So, you’ve got your sights set on commercial real estate and all of the revenue that you could generate from this investment. Sounds great, right? Investing in an apartment complex can be a rewarding career in itself, and it’s a great way to expand your real estate business. It does come along with a multitude of responsibilities. Not only do you represent your complex. You are also in charge of all of the maintenance and upkeep of everything from the grass to the appliances.
The truth is, aside from the heightened responsibility, there is a great deal of money to be made from owning an apartment complex, and you’ll also become a key figure in your community.
So, what does the life of an apartment complex owner look like? Here, we’ll outline what you can expect if you choose to invest in apartment complex real estate.
A Typical Day
First, you have to understand that there are a couple of ways to engage in owning an apartment complex. It’s more common for anyone who buys an apartment complex to take a passive role and outsource the management to a property management company.
Whether you choose to take an active role and regularly visit your property, or if you manage and help maintain it yourself will be a choice you have to make. Regardless, your typical day might look like the following:
For discussion purposes, let’s say you’ll take an active role in your ownership. After your morning commute, you’ll enter your office located somewhere in the complex, perhaps in the company office or in a basement closet, whichever you prefer.
You flip on your computer and begin by answering and sending emails. First on the list is maintenance and upkeep. You pull up the maintenance orders and proceed to coordinate repair work with your maintenance staff to ensure that each tenant can use what they’re paying for and that they’re safe in their unit.
As the morning progresses, you’ll discuss repair work and possible eviction proceedings and schedule a meeting with a prospective new tenant.
After lunch, it’s back to work. You walk the grounds and make some notes on possible modifications, and you consider renovating a few of your facilities. Maybe you’d like to expand the pool area or install a hot tub or workout facility.
You make all of your notes, then call your accountant and talk over the finances for your new projects. Then, you have to meet with a potential new tenant.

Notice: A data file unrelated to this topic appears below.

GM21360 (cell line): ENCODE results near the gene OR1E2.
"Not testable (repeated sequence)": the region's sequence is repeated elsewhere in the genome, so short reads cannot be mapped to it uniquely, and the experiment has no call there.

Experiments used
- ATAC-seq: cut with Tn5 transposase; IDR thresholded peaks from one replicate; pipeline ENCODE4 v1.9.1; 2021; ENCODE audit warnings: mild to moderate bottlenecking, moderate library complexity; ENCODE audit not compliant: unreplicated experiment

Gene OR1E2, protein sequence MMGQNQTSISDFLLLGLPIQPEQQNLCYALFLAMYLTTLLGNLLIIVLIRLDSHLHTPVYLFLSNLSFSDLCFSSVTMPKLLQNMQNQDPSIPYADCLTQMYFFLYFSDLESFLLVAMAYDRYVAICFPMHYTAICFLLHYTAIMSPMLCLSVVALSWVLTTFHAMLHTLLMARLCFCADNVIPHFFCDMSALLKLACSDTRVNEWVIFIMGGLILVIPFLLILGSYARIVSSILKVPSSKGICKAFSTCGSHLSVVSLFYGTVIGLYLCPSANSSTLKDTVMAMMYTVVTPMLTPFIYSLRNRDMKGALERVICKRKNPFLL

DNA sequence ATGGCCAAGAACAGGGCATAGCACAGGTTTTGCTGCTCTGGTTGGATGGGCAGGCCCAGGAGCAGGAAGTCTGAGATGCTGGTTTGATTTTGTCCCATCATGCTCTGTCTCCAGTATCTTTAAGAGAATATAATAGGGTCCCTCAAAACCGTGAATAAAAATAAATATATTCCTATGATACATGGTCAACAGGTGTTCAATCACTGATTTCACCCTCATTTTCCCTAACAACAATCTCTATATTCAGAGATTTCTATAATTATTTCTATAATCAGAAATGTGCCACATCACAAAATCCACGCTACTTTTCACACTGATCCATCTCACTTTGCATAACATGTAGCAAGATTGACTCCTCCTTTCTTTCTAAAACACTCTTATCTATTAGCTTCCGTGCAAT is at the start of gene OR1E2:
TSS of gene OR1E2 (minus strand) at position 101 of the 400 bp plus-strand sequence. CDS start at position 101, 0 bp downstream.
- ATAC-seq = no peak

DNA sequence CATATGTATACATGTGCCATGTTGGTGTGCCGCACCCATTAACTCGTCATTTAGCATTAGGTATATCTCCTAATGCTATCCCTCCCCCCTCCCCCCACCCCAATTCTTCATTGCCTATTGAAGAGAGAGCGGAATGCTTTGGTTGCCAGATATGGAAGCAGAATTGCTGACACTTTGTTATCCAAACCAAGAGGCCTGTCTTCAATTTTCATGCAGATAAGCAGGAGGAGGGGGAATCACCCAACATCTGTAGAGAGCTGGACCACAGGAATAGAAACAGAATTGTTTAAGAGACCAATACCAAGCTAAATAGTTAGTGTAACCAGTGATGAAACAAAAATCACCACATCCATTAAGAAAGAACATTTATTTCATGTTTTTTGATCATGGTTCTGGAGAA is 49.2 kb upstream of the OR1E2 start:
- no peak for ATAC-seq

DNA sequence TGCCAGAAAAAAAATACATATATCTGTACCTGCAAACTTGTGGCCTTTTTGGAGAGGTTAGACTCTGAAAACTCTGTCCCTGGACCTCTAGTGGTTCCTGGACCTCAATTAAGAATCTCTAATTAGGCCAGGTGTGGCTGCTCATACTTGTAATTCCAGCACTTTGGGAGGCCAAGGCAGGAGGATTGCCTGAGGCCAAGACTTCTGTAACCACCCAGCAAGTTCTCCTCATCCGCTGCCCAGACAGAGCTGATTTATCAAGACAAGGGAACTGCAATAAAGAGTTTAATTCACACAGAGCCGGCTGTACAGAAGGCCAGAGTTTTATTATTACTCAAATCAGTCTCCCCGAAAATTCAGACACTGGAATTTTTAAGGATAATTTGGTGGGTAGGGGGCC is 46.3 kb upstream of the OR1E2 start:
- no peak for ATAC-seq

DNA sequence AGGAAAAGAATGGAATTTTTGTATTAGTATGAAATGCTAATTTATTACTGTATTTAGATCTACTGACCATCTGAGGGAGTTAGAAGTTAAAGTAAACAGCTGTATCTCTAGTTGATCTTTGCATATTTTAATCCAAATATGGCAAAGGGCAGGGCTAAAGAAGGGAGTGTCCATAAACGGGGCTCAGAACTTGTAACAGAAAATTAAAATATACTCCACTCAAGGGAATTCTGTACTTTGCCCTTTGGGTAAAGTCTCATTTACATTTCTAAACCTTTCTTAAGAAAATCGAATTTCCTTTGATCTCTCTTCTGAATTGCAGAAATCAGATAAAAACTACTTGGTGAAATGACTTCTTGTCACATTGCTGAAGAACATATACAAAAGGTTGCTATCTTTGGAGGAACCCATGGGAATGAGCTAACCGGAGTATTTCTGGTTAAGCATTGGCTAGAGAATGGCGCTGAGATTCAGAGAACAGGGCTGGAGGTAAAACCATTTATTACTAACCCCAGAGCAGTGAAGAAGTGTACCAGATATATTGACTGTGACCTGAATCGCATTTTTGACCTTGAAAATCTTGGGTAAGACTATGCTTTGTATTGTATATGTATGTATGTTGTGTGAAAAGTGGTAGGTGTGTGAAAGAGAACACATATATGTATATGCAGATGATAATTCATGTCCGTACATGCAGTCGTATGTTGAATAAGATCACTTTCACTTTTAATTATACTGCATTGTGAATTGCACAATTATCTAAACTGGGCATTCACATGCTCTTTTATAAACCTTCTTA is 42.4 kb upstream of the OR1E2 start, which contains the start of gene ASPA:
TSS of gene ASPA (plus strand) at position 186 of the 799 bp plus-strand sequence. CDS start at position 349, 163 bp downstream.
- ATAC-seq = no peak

He arrives in a jacked-up 4-wheel drive monster truck while towing a trailer with two jet-skis, hops out, and asks where he can park it. You direct him to the back of the property and wonder if this person is even legitimately able to rent a unit. He fills out an application while he talks about drinking beer at the lake, then you run his credit and find out that there’s no way he’ll be approved because of a recent eviction.
Happily, you politely send the once-prospective tenant on his way; then, you return to your maintenance orders.
Before the day is done, it’s 4:45 in the afternoon, and your property manager is packing up so she can get a head start to go get her daughter from after-school care.
During the day, she fields numerous calls about noise complaints from several barking dogs, loud, obscene music, and the odd smell coming from a downstairs neighbor. You instruct her to place notes in the doors of all the offenders, and you go back to working through the day’s remaining issues.
Finally, having decided that it was a good day, you check your monthly revenue statement, and upon seeing the numbers, you sit and smile at your desk, affirming that you’ve made a sound investment.
Though the days won’t always be glamorous, you’ll be providing a place to live and a vital service to your local community. Owning an apartment is a lifestyle. Whether you choose to take an active role as illustrated, or if you prefer to let a property management company handle your affairs, you’ll still have a great deal of work to do and decisions to consider.
Featured Photo by Adrian Trinkaus on Unsplash